Risotto

Hello Fellow Foodies!

I have a startling confession to make, but first I want to say that I love Risotto! This is not the confession. Lots of people everywhere love Risotto. What is Risotto, you ask?

Well...Risotto is an Italian dish made with Arborio rice. It is slowly cooked by adding small amounts of liquid every few minutes and stirring constantly in between additions of said liquid (usually stock). The rice, being very starchy, produces its own creamy sauce that is just so lovely.
http://www.epicurious.com/tools/fooddictionary defines Risotto thusly:
risotto
[rih-SAW-toh, ree-ZAW-toh]
An Italian rice specialty made by stirring hot stock into a mixture of rice (and often chopped onions) that has been sautéed in butter. The stock is added 1/2 cup at a time and the mixture is stirred continually while it cooks until all the liquid is absorbed before more stock is added. This labor-intensive technique results in rice that is delectably creamy while the grains remain separate and firm. Risottos can be flavored variously with ingredients such as chicken, shellfish, sausage, vegetables, cheese, white wine and herbs. The famous risotto Milanese is scented with SAFFRON. The use of Italian ARBORIO RICE is traditional in the preparation of risotto.
© Copyright Barron's Educational Services, Inc. 1995 based on THE FOOD LOVER'S COMPANION, 2nd edition, by Sharon Tyler Herbst. Read More http://www.epicurious.com/tools/fooddictionary/search?query=risotto#ixzz1lA0ajjNH

I have had Risotto all over the world. No, I am not exaggerating. I have eaten Risotto in Europe, Japan, and all over the USA. I have had plain Risotto, Wild Mushroom Risotto, Seafood Risotto, and a sweetened dessert Risotto (admittedly not my fave), the varieties are nearly endless!!!

 I have become something of a Risotto SNOB over the years, as well. I know a great Risotto, and I know a lousy Risotto when I taste one. The trick is the rice. Because it is slow cooked with the chef standing over it stirring at all times, it can be a fickle dish. The rice should, like fine Italian pasta, be al dente, but not crunchy-and certainly not mushy either! One has to know EXACTLY when a risotto is perfect, get it plated, and then served before the lovely creamy sauce becomes a gooey starchy mess.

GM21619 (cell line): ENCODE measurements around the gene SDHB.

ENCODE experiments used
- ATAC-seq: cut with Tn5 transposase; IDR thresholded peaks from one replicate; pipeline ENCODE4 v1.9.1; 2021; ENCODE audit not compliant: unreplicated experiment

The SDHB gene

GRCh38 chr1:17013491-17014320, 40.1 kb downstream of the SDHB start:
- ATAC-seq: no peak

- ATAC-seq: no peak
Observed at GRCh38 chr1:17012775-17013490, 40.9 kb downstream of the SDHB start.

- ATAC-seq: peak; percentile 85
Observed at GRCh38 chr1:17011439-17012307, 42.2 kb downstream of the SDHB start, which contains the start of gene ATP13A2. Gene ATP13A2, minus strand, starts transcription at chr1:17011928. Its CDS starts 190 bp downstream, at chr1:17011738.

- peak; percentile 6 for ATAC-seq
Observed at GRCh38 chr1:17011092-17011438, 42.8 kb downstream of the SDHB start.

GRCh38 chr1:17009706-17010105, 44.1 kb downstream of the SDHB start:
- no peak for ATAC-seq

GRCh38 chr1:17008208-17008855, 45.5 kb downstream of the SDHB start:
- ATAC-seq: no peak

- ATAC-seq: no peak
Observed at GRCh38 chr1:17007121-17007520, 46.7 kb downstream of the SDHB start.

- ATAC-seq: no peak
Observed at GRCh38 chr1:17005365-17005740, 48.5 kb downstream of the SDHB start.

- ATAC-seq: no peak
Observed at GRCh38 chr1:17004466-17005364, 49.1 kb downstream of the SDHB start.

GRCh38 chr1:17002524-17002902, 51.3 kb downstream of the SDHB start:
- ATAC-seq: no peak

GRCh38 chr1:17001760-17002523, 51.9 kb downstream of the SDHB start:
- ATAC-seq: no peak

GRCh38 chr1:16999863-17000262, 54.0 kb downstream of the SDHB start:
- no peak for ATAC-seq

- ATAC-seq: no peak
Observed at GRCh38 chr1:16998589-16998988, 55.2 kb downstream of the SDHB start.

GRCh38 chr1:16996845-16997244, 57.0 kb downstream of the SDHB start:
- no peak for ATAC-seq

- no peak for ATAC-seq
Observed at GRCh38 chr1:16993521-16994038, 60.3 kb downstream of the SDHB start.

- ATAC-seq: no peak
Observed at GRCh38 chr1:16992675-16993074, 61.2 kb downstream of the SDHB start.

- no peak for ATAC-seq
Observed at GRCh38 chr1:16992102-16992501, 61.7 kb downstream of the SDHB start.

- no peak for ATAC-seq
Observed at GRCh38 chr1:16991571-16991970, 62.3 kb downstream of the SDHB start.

So, what is my confession? I have never made Risotto myself!!! Yes, 20+ years in the restaurant industry, and countless plates of the stuff greedily consumed and rated to my high standards, and I have never ever made a single mouthful of Heavenly Risotto my own self!

Last week that all changed. I decided to purchase a good brand of Arborio rice and just knuckle down and do it! You know what, Dear Readers? It was shockingly easy to make! So here is my recipe for perfect risotto:

Chef Julie's First Ever Risotto

1 onion-diced
1 large clove garlic-minced
3 Tbs. olive oil (extra virgin please)
8 oz. by weight Arborio/Risotto rice
3-4 cups good quality stock of you choice-boiling (I used chicken)
2-3 Tbs. butter
1/4 cup grated Parmesan Reggiano
sea (or Kosher) salt and black pepper to taste

In a sauce pan over medium high heat, saute the onions and garlic in the olive oil for about 5 minutes until the onions turn traslucent. Stir in the rice and saute until the rice absorbs all of the olive oil. Add one cup of the boiling stock and while stirring allow the rice to soak up most of the liquid.

Repeat the process with 1/2 cup of stock at a time, continually stirring after each addition of stock until each amount is absorbed. After you've add about 3 cups of stock take a bite of your Risotto-it should be creamy and al dente, not crunchy or mushy. You may need to add move stock at this point to reach the perfect texture (don't worry you'll know when you got it right). Remove from the heat and stir in the butter and cheese. Serve with a little cheese on top for garnish. Manga, bebe!

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